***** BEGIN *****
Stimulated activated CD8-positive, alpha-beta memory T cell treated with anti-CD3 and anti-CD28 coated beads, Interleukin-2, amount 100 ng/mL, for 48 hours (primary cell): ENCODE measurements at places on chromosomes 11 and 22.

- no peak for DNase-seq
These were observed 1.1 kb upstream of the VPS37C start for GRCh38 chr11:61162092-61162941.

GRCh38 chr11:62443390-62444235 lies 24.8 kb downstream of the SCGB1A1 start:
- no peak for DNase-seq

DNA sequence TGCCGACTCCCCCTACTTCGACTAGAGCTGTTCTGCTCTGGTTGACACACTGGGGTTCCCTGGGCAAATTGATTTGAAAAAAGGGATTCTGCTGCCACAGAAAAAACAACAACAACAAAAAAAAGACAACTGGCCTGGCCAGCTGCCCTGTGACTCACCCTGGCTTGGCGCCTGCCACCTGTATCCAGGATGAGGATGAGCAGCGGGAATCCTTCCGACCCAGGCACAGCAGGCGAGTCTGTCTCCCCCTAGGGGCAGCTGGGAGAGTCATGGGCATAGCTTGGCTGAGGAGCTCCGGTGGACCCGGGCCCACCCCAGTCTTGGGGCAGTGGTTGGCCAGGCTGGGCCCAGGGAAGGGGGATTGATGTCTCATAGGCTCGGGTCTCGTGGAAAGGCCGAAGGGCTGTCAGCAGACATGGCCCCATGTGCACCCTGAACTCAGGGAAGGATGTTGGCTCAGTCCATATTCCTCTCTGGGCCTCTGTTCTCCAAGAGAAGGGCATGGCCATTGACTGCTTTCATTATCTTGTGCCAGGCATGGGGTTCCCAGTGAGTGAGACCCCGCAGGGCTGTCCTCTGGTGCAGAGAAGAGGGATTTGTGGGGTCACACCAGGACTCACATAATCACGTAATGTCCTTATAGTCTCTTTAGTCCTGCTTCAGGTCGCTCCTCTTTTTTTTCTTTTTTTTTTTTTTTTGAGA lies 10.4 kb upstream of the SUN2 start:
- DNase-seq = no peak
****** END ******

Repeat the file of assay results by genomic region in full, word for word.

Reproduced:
Stimulated activated CD8-positive, alpha-beta memory T cell treated with anti-CD3 and anti-CD28 coated beads, Interleukin-2, amount 100 ng/mL, for 48 hours (primary cell): ENCODE measurements at places on chromosomes 11 and 22.

- no peak for DNase-seq
These were observed 1.1 kb upstream of the VPS37C start for GRCh38 chr11:61162092-61162941.

GRCh38 chr11:62443390-62444235 lies 24.8 kb downstream of the SCGB1A1 start:
- no peak for DNase-seq

DNA sequence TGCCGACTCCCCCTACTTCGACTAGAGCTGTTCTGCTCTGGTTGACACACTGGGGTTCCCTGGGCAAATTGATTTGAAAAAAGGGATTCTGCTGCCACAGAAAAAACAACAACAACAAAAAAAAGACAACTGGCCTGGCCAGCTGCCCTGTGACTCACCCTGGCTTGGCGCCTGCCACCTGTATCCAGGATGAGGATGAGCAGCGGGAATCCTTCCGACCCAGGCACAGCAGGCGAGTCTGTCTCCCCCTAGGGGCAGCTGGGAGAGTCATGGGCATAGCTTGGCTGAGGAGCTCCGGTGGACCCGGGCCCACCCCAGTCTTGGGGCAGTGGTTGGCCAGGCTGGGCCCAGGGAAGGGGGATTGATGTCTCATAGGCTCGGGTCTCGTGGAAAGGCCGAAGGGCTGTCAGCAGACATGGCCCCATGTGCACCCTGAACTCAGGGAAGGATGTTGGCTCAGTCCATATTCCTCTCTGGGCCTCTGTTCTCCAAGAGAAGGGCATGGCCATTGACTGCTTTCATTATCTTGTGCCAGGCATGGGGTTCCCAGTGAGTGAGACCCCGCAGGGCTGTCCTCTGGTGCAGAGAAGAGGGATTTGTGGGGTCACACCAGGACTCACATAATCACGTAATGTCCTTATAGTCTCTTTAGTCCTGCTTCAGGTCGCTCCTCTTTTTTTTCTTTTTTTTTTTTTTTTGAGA lies 10.4 kb upstream of the SUN2 start:
- DNase-seq = no peak